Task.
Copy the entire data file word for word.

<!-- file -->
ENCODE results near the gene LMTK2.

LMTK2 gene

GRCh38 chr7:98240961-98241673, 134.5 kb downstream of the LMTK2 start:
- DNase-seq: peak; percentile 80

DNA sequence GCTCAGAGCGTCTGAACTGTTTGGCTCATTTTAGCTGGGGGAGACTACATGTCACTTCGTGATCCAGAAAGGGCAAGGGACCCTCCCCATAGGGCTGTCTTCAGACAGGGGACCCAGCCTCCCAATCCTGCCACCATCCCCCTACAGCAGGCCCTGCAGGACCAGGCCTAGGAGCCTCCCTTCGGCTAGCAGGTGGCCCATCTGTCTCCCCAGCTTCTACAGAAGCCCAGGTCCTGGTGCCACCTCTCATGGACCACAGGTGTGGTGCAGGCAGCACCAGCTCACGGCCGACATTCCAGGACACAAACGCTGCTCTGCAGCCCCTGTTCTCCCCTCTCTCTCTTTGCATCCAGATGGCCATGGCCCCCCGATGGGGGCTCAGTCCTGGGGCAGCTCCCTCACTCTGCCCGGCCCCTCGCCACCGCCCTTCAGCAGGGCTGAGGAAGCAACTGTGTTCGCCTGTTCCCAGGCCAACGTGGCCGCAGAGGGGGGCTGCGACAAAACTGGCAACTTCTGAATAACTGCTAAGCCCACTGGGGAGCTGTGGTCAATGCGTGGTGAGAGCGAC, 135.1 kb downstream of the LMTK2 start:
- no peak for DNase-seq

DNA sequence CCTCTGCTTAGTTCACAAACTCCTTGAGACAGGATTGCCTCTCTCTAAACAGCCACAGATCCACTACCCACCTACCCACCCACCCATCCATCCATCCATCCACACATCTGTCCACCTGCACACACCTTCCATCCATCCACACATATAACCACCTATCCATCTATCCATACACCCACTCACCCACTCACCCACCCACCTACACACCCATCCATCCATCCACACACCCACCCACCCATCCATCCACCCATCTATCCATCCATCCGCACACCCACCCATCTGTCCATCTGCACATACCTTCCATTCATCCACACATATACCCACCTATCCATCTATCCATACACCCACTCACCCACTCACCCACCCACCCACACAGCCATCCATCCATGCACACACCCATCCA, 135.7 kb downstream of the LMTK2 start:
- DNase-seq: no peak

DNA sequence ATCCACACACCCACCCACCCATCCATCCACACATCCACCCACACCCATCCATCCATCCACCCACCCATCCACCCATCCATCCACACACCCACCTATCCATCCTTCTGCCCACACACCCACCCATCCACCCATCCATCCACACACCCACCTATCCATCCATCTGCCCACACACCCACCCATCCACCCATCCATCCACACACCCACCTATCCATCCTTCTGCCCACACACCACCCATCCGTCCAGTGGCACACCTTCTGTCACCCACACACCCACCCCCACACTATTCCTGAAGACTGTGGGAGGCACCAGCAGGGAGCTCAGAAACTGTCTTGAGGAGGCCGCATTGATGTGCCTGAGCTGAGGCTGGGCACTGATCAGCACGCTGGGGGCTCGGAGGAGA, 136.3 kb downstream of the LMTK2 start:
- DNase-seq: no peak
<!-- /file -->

ENCODE results near the gene LMTK2.

LMTK2 gene

GRCh38 chr7:98240961-98241673, 134.5 kb downstream of the LMTK2 start:
- DNase-seq: peak; percentile 80

DNA sequence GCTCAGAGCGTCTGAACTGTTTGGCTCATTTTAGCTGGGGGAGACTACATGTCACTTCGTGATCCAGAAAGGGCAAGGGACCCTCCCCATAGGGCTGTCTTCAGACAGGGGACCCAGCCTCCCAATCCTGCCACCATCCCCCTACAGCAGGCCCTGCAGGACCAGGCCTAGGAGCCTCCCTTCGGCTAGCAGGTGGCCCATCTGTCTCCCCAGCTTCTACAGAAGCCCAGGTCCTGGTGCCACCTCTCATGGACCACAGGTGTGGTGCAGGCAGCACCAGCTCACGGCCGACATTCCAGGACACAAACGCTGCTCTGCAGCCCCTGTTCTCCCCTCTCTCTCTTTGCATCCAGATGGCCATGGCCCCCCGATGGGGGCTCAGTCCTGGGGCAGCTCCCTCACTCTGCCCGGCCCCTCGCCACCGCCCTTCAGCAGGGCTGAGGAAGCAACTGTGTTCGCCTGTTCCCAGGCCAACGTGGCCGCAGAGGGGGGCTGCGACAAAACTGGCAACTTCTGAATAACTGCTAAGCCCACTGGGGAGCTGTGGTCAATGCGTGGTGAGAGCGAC, 135.1 kb downstream of the LMTK2 start:
- no peak for DNase-seq

DNA sequence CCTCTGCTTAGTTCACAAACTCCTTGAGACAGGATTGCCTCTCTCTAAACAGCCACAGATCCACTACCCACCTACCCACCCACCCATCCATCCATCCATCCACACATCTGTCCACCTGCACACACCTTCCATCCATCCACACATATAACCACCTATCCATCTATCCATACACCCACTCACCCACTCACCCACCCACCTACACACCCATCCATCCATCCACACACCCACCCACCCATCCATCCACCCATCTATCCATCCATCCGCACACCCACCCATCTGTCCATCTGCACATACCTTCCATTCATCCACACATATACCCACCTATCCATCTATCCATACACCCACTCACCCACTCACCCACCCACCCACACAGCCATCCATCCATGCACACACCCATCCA, 135.7 kb downstream of the LMTK2 start:
- DNase-seq: no peak

DNA sequence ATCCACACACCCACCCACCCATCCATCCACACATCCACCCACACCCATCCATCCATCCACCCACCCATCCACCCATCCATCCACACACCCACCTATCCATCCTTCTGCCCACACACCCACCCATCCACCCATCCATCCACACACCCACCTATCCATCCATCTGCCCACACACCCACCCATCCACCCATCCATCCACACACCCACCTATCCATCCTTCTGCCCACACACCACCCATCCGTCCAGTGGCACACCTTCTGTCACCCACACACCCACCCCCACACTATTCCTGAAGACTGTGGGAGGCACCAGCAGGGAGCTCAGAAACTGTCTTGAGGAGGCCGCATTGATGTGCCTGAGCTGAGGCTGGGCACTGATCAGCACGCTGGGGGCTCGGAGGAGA, 136.3 kb downstream of the LMTK2 start:
- DNase-seq: no peak